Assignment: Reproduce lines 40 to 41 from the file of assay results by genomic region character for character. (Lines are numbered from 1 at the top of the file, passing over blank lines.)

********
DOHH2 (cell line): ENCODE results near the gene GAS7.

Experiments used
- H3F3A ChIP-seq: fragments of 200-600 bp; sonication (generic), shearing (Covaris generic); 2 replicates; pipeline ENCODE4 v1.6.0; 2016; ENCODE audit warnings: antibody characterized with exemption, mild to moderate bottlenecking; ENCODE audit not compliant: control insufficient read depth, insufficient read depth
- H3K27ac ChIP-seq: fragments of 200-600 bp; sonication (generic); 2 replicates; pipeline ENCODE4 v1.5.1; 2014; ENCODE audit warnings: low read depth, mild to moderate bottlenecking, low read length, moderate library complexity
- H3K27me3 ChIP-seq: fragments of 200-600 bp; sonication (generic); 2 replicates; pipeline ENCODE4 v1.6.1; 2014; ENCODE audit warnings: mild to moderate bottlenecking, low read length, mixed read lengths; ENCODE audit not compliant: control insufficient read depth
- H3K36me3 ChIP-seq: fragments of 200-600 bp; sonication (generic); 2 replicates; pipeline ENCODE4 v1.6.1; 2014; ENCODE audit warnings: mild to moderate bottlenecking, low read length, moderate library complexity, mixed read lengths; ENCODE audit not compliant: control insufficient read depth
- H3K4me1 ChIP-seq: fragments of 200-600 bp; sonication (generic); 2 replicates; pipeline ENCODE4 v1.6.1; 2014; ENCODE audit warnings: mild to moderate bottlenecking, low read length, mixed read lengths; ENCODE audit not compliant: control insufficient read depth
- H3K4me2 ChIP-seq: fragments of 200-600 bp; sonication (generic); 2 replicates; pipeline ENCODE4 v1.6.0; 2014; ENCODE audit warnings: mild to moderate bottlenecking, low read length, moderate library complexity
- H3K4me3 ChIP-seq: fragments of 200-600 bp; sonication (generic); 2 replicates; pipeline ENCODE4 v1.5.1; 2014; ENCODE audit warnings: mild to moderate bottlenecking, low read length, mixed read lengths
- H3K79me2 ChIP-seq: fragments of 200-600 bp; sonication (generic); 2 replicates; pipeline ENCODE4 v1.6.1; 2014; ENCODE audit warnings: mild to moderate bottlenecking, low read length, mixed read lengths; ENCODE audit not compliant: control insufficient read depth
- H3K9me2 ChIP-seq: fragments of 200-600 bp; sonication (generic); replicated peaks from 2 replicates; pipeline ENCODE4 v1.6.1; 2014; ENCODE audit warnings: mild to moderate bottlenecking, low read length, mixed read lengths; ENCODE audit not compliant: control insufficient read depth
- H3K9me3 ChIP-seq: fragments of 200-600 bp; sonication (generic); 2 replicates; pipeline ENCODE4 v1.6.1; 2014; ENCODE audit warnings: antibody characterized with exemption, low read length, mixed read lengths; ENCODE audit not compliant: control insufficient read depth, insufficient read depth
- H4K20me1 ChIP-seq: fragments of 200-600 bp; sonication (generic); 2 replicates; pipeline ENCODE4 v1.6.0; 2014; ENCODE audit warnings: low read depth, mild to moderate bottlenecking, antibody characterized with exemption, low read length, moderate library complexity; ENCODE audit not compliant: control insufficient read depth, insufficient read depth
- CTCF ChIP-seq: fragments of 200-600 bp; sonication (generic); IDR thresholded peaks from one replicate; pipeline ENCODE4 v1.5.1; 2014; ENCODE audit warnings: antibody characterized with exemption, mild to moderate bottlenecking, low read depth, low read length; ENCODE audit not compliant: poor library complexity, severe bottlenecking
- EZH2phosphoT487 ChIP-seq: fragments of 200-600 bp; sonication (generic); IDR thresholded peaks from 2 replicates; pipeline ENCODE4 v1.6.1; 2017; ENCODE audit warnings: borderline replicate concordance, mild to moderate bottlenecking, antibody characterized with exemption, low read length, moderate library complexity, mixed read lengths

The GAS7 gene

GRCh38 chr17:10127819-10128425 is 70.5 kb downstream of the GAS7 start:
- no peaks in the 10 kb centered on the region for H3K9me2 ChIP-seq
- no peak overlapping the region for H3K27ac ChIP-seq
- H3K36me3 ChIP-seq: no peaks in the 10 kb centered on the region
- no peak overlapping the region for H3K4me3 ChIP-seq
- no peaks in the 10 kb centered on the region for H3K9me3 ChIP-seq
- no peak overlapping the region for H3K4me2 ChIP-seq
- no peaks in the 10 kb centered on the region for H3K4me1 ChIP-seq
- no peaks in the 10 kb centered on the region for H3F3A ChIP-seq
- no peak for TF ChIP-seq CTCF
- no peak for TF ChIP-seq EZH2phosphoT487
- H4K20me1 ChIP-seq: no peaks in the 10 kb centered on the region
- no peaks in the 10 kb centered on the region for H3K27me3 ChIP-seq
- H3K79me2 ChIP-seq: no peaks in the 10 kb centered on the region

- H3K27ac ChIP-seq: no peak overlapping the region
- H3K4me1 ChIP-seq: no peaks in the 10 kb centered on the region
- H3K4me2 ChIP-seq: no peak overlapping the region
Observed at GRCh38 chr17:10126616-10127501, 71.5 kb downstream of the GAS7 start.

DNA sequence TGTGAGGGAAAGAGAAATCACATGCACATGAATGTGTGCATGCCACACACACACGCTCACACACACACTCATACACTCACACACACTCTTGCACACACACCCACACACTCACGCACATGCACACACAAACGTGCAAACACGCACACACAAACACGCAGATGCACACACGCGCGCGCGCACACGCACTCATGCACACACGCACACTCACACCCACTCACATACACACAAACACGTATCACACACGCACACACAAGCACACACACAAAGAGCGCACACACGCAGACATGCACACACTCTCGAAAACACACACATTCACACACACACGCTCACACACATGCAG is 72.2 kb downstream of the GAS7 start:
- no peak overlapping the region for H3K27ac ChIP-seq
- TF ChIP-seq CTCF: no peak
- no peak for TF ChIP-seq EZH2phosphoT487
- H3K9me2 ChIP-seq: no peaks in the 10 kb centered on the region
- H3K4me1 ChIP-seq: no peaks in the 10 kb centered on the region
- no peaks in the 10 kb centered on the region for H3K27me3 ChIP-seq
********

- H3K4me1 ChIP-seq: no peaks in the 10 kb centered on the region
- no peaks in the 10 kb centered on the region for H3K27me3 ChIP-seq